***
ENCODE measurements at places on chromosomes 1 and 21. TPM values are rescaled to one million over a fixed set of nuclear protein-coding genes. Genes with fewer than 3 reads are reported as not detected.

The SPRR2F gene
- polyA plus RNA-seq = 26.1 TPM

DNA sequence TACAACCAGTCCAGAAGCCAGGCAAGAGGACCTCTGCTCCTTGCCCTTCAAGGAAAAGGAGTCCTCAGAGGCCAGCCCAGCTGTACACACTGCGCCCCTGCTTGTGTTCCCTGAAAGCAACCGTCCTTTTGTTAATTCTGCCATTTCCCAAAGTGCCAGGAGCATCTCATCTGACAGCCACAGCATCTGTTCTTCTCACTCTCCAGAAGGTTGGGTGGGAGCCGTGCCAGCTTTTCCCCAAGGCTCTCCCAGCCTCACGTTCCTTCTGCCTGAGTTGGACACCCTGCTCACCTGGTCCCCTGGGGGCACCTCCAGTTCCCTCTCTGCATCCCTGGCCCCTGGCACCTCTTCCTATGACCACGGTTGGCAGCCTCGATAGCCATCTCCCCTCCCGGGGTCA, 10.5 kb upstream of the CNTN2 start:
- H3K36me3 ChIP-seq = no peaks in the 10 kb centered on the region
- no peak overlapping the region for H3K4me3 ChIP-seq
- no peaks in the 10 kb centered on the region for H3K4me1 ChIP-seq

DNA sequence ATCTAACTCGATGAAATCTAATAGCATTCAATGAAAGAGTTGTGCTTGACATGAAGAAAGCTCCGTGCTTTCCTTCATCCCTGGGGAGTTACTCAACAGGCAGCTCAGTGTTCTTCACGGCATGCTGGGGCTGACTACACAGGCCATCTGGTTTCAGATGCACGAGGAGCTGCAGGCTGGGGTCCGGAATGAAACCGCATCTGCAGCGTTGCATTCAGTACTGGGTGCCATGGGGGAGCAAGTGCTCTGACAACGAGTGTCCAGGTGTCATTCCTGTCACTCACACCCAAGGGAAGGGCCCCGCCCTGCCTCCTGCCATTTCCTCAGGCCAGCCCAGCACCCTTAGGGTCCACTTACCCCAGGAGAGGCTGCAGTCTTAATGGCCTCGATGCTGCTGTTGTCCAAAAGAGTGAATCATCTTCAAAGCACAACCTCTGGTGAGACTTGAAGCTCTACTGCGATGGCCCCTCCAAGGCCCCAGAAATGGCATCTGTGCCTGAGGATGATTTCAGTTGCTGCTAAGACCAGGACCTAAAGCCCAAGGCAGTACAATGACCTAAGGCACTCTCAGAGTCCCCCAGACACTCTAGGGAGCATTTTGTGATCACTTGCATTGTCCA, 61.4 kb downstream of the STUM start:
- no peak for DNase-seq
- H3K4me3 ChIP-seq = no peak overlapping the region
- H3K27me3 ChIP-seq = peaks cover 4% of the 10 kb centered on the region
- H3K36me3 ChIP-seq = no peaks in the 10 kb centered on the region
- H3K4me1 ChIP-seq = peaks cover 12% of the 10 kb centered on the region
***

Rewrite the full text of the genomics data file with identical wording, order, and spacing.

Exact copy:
ENCODE measurements at places on chromosomes 1 and 21. TPM values are rescaled to one million over a fixed set of nuclear protein-coding genes. Genes with fewer than 3 reads are reported as not detected.

The SPRR2F gene
- polyA plus RNA-seq = 26.1 TPM

DNA sequence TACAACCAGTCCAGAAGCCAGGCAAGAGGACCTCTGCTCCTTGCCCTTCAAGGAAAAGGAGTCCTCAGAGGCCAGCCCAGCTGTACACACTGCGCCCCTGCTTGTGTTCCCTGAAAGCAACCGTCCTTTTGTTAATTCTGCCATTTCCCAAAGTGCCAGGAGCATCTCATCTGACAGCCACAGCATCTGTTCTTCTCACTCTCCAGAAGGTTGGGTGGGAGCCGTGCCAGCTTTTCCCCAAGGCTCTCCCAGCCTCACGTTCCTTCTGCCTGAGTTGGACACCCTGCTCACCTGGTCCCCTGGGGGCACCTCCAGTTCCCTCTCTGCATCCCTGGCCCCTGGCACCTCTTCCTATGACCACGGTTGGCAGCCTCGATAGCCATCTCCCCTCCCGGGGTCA, 10.5 kb upstream of the CNTN2 start:
- H3K36me3 ChIP-seq = no peaks in the 10 kb centered on the region
- no peak overlapping the region for H3K4me3 ChIP-seq
- no peaks in the 10 kb centered on the region for H3K4me1 ChIP-seq

DNA sequence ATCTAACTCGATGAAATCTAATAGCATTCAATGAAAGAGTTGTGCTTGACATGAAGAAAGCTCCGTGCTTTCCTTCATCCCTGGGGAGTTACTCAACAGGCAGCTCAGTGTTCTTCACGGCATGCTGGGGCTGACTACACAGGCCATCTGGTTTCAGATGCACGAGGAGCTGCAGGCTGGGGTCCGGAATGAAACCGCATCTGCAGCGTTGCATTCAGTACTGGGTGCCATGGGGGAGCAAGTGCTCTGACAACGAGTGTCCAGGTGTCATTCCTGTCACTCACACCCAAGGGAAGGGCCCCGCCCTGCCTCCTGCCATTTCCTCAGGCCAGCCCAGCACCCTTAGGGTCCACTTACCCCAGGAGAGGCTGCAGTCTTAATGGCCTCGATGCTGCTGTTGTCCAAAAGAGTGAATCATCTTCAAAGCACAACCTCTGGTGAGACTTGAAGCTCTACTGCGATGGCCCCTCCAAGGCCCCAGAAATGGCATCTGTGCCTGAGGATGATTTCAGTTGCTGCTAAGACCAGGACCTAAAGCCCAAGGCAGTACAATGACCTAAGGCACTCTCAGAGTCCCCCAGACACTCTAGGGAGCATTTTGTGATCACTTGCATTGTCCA, 61.4 kb downstream of the STUM start:
- no peak for DNase-seq
- H3K4me3 ChIP-seq = no peak overlapping the region
- H3K27me3 ChIP-seq = peaks cover 4% of the 10 kb centered on the region
- H3K36me3 ChIP-seq = no peaks in the 10 kb centered on the region
- H3K4me1 ChIP-seq = peaks cover 12% of the 10 kb centered on the region